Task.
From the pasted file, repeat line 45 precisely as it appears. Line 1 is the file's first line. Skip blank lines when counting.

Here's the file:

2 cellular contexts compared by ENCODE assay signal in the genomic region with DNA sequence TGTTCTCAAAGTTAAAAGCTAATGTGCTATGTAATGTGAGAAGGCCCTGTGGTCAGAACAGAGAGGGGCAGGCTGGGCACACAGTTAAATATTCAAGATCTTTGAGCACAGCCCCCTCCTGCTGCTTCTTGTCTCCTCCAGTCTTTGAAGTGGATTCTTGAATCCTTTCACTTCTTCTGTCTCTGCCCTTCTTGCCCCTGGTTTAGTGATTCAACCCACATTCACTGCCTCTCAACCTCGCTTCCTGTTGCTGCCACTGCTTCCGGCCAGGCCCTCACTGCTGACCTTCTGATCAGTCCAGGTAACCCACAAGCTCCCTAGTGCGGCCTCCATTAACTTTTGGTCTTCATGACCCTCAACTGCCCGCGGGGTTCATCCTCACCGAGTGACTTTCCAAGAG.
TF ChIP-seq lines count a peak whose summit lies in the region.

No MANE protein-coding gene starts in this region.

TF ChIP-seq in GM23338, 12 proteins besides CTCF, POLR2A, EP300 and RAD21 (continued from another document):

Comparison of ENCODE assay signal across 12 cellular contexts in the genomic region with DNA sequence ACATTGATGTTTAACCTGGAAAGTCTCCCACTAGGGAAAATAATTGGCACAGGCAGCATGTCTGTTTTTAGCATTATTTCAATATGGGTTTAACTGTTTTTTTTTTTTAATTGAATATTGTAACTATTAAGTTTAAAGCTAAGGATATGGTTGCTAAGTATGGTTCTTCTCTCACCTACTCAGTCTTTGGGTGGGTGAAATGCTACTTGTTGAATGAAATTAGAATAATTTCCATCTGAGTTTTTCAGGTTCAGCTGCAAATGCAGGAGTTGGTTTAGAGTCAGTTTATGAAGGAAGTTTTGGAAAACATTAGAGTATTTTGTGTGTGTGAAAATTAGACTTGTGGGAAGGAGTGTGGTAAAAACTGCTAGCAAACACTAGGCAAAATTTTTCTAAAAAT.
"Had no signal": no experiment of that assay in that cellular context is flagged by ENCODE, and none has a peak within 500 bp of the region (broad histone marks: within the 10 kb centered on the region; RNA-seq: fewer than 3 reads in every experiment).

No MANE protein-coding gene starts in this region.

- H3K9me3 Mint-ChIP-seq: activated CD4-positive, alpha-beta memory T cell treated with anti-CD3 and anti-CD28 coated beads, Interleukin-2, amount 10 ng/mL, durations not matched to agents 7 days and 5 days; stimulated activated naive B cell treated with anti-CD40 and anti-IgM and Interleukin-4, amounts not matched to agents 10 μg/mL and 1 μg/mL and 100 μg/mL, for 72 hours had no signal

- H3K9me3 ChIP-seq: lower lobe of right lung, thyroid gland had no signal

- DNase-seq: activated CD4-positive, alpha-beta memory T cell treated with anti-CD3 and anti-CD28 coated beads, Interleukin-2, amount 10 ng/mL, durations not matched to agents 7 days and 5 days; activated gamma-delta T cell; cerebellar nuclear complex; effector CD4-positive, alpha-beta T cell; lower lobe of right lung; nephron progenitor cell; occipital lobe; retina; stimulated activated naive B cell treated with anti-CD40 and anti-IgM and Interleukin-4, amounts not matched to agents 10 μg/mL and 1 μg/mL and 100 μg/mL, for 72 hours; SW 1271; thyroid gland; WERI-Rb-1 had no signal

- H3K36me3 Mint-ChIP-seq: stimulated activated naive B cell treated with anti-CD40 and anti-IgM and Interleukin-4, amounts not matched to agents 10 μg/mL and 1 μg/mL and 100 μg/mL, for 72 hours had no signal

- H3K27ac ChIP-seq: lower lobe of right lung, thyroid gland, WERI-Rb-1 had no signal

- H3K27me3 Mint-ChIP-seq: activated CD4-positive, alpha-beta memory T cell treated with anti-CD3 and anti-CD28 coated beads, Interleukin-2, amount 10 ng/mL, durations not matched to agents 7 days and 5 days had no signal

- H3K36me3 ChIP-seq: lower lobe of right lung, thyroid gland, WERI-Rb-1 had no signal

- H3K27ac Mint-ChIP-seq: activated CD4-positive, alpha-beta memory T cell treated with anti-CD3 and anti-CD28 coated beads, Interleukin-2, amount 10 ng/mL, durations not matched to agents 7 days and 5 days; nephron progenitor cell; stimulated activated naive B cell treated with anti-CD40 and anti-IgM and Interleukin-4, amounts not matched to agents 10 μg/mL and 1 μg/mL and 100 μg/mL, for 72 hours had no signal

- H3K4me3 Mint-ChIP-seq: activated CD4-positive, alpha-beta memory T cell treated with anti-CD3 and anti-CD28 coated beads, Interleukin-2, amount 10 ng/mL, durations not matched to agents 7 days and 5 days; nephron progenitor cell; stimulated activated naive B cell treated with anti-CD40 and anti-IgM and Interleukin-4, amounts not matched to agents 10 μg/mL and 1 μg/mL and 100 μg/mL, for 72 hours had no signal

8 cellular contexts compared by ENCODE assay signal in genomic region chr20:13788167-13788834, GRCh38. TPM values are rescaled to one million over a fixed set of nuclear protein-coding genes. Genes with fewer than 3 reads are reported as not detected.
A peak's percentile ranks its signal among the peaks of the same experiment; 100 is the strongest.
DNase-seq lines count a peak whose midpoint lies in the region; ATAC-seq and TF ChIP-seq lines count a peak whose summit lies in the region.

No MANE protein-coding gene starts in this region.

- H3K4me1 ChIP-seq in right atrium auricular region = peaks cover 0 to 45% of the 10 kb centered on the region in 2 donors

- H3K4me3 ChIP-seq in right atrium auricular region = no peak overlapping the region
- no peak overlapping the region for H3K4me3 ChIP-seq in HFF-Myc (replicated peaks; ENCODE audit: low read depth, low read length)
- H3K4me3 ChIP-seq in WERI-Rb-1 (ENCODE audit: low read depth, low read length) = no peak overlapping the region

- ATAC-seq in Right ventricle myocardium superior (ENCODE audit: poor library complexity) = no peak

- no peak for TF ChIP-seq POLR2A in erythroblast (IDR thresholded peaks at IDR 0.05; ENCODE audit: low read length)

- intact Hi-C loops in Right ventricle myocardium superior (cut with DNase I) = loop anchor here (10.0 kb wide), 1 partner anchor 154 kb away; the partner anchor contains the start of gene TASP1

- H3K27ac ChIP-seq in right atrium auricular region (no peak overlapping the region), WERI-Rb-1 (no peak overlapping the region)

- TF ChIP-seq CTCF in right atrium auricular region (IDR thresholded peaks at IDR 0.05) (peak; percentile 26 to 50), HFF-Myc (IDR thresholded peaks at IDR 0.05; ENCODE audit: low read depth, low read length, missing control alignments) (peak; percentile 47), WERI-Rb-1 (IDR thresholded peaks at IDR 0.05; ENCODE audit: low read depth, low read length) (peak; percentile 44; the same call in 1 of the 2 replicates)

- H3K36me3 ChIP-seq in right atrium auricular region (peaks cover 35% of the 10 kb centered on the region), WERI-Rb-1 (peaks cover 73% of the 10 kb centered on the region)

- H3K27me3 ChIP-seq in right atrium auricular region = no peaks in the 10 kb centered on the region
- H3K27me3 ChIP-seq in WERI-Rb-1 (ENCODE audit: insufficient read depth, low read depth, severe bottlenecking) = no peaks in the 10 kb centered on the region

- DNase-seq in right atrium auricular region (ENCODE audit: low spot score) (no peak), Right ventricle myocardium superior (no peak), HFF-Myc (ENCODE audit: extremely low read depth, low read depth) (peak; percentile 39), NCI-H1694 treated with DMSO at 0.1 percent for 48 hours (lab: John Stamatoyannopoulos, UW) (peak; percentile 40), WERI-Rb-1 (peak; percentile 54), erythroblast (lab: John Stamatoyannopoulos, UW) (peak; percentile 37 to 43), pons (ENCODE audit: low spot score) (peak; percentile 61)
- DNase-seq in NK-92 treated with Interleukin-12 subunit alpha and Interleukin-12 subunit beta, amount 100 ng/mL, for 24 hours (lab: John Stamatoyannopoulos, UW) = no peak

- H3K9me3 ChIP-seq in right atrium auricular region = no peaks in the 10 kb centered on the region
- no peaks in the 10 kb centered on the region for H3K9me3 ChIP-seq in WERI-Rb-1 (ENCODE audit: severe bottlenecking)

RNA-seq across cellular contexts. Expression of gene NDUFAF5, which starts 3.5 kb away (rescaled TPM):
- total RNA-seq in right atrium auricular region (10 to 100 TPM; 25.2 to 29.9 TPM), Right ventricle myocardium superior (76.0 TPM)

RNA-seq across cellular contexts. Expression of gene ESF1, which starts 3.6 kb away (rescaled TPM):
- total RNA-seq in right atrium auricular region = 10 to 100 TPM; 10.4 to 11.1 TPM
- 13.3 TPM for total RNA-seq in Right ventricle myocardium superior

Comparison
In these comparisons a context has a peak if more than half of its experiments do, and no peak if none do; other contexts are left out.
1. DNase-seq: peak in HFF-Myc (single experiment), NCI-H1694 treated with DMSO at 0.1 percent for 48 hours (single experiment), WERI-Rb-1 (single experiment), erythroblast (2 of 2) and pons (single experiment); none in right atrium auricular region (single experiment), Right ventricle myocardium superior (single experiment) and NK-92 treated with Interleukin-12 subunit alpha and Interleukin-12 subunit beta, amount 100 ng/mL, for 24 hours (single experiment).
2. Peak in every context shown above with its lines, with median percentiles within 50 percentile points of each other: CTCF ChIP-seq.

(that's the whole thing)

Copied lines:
2. Peak in every context shown above with its lines, with median percentiles within 50 percentile points of each other: CTCF ChIP-seq.